Goal 6: Students will construct, evaluate, and manage diversified portfolios and effectively communicate the process.


FIN 500. Corporate Finance. 3 Hours.

PR: BADM 511, BADM 522, and BADM 524. A practical consideration of the operation of financial markets, considerations for the inter-temporal comparisons of opportunities, and the elements of the decision-making criteria for the financial manager.

FIN 510. Investments and Portfolio Management. 3 Hours.

PR: BADM 532. The course provides theoretical understanding of how financial decisions are made under uncertainly. The topics include the securities market environment, modern portfolio theory, risk analysis, bond and stock valuations, and derivative securities.

FIN 511. Financial Economics. 3 Hours.

A survey of Microeconomic Markets in the U.S. economy. Examines how the U.S. System interacts with larger global economy.

FIN 512. Ethical Standards in Finance. 3 Hours.

An overview of the impact of legal, societal, and ethical considerations on business decision-making and strategic planning in the finance industry.

FIN 513. Macroeconomics and Financial Markets. 3 Hours.

This course provides students with an understanding of how macroeconomic performance is measured, how monetary and fiscal policies influence macroeconomic performance, and how these relate to financial markets around the world.

FIN 520. Quantitative Finance. 3 Hours.

Examines statistical and probability concepts, statistical inference, regression analysis, time series analysis and financial modeling. Emphasizes financial applications, including portfolio optimization and analysis of financial time series.

FIN 521. Financial Reporting and Analysis. 3 Hours.

Fundamental security analysis requires that cash flows be evaluated primarily using external accounting data. This course provides students with the skills necessary to evaluate financial reports focusing on firm valuation.

FIN 522. Advanced Corporate Finance. 3 Hours.

Case study approach focusing on complex problems in the corporate forecasting, capital budgeting, cost of capital analysis, the financing of capital investments, and financial decisions on strategic investment.

FIN 523. Equity Investment. 3 Hours.

This course provides students with professional knowledge of investment tools in equity markets, industry and company analysis, valuation models, and equity portfolio management.

FIN 525. Derivative Securities. 3 Hours.

This course will extend the student's knowledge of derivatives markets for commodities and financial instruments. Particular attention will be given to the use of financial derivatives for risk management.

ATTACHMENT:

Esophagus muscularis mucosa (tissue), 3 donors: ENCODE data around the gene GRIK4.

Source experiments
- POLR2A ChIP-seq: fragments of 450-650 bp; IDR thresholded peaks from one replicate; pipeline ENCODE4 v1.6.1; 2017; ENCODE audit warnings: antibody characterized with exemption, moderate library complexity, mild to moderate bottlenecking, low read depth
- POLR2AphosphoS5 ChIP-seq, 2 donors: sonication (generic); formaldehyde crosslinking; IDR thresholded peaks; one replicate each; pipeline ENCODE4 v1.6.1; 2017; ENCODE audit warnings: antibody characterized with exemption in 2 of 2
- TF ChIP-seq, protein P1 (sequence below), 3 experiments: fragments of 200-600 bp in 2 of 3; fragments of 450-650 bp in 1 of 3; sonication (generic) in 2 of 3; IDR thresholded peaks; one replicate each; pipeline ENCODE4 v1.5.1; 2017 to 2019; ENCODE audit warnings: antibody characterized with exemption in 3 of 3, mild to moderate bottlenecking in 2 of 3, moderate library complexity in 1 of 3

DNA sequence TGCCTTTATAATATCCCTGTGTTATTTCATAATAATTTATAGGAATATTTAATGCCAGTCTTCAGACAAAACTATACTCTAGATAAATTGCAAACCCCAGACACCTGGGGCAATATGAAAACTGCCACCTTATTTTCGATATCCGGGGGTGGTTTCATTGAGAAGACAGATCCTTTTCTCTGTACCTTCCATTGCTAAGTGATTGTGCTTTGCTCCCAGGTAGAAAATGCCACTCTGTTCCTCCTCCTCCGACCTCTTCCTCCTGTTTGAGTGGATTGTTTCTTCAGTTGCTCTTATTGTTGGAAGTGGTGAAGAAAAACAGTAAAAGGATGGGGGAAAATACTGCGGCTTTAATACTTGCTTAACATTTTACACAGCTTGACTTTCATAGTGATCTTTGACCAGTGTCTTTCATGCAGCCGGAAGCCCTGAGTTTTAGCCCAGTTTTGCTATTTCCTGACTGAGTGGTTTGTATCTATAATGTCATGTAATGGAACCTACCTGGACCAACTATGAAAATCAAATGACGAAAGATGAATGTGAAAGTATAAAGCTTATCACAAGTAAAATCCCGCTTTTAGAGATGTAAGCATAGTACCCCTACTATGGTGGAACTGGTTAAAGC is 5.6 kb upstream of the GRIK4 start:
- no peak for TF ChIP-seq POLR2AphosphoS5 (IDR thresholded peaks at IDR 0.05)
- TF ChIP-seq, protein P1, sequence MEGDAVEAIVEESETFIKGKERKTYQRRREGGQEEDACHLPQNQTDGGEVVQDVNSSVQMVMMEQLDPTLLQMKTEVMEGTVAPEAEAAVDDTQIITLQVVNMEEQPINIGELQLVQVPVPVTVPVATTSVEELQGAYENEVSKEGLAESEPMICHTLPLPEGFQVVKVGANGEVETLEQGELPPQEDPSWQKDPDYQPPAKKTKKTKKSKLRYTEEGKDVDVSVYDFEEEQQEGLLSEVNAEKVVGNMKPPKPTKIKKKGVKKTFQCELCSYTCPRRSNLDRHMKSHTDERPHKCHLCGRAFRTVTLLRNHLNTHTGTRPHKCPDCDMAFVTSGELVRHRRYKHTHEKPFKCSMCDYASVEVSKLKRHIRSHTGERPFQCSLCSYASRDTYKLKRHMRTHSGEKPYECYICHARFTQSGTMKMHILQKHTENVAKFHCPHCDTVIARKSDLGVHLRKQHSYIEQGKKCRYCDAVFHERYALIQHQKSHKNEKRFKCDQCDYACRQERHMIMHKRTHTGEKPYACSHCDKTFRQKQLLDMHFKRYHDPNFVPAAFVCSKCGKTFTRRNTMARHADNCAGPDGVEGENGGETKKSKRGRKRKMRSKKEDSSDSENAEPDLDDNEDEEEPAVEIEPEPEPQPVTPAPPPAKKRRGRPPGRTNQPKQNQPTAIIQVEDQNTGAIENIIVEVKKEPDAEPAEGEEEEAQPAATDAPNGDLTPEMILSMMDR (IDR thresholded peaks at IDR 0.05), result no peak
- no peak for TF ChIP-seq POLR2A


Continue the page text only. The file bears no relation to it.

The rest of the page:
FIN 526. Portfolio Management. 3 Hours.

Examines the complete investment process from constructing investment objectives and policies to strategic asset allocation, security selection, trade execution, portfolio monitoring, and performance measurements.

FIN 527. Alternative Investments. 3 Hours.

Alternative investments are a growing presence in financial markets. These investments allow the investors to diversify their portfolios beyond rational debt and equity securities. This course provides students with the skills necessary to understand the risks and rewards in alternative investment markets.

FIN 528. Integrated Financial Analysis. 3 Hours.

This is a capstone course that brings together all elements of financial planning including ethical standards, quantitative methods, economics, financial reporting, corporate finance, equity and fixed income investments, derivatives, portfolio management, and wealth planning.

FIN 530. Energy Financial Economics. 3 Hours.

Introduction to the ways in which legal/regulatory systems affect the energy industry and to important economic and political concerns that underlie the regulation of the production and trading of energy and the connections to the derivative markets for the energy sector.

FIN 531. Energy Law/Regulation/Ethics. 3 Hours.

Provides an understanding of energy markets and the ancillary markets, the legal and regulatory environments, and the ethical questions surrounding this business sector. Additionally, the course will help prepare participants to address the ethical standards of the finance profession.

FIN 532. Energy Financial Accounting. 3 Hours.

Provides the tools to interpret and analyze external financial information from the viewpoint of investors and creditors. The energy sector has a unique perspective from other industries. The role of mark to market accounting techniques will be emphasized.

FIN 533. Energy Financial Risk Management. 3 Hours.

Investigates the evolving and expanding practice of financial risk management in the energy sector. Risk management is a complex process of identifying, quantifying, and managing risk exposures. The course analyzes and discusses the various sources of risk.

FIN 591A-Z. Advanced Topics. 1-6 Hours.

PR: Consent. Investigation of advanced topics not covered in regularly scheduled courses.

FIN 592. Directed Study. 1-6 Hours.

Directed study, reading, and/or research.

FIN 593A. Special Topics. 1-6 Hours.

FIN 594. Seminar. 1-6 Hours.

Special seminars arranged for advanced graduate students.

FIN 595. Independent Study. 1-6 Hours.

Faculty supervised study of topics not available through regular course offerings.

FIN 690. Teaching Practicum. 1-3 Hours.

PR: Consent. Supervised practice in college teaching of finance. Note: This course is intended to insure that graduate assistants are adequately prepared and supervised when they are given college teaching responsibility. It also provides a mechanism for students not on assistantships to gain teaching experience. (Grading will be P/F.).